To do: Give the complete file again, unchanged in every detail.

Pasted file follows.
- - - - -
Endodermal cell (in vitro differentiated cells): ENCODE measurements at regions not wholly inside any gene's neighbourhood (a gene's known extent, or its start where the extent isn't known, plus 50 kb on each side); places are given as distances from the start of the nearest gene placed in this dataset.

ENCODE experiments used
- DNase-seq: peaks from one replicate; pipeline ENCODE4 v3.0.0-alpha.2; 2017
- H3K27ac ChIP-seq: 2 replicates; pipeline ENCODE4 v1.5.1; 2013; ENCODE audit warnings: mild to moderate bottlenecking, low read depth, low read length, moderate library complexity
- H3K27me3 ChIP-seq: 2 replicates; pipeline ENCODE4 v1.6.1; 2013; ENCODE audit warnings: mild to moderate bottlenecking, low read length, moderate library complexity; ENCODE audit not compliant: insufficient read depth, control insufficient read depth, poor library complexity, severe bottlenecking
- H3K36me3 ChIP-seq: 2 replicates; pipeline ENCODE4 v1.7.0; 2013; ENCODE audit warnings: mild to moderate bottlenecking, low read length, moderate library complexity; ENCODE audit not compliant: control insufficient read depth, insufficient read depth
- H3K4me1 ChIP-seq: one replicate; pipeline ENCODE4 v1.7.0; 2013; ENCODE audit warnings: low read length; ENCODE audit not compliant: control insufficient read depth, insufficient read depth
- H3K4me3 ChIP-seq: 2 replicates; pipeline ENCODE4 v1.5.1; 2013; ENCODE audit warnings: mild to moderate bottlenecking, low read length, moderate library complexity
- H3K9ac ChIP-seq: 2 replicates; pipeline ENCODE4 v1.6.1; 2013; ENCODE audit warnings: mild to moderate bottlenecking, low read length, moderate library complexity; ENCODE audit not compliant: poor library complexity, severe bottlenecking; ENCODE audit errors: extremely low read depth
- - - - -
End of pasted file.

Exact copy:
Endodermal cell (in vitro differentiated cells): ENCODE measurements at regions not wholly inside any gene's neighbourhood (a gene's known extent, or its start where the extent isn't known, plus 50 kb on each side); places are given as distances from the start of the nearest gene placed in this dataset.

ENCODE experiments used
- DNase-seq: peaks from one replicate; pipeline ENCODE4 v3.0.0-alpha.2; 2017
- H3K27ac ChIP-seq: 2 replicates; pipeline ENCODE4 v1.5.1; 2013; ENCODE audit warnings: mild to moderate bottlenecking, low read depth, low read length, moderate library complexity
- H3K27me3 ChIP-seq: 2 replicates; pipeline ENCODE4 v1.6.1; 2013; ENCODE audit warnings: mild to moderate bottlenecking, low read length, moderate library complexity; ENCODE audit not compliant: insufficient read depth, control insufficient read depth, poor library complexity, severe bottlenecking
- H3K36me3 ChIP-seq: 2 replicates; pipeline ENCODE4 v1.7.0; 2013; ENCODE audit warnings: mild to moderate bottlenecking, low read length, moderate library complexity; ENCODE audit not compliant: control insufficient read depth, insufficient read depth
- H3K4me1 ChIP-seq: one replicate; pipeline ENCODE4 v1.7.0; 2013; ENCODE audit warnings: low read length; ENCODE audit not compliant: control insufficient read depth, insufficient read depth
- H3K4me3 ChIP-seq: 2 replicates; pipeline ENCODE4 v1.5.1; 2013; ENCODE audit warnings: mild to moderate bottlenecking, low read length, moderate library complexity
- H3K9ac ChIP-seq: 2 replicates; pipeline ENCODE4 v1.6.1; 2013; ENCODE audit warnings: mild to moderate bottlenecking, low read length, moderate library complexity; ENCODE audit not compliant: poor library complexity, severe bottlenecking; ENCODE audit errors: extremely low read depth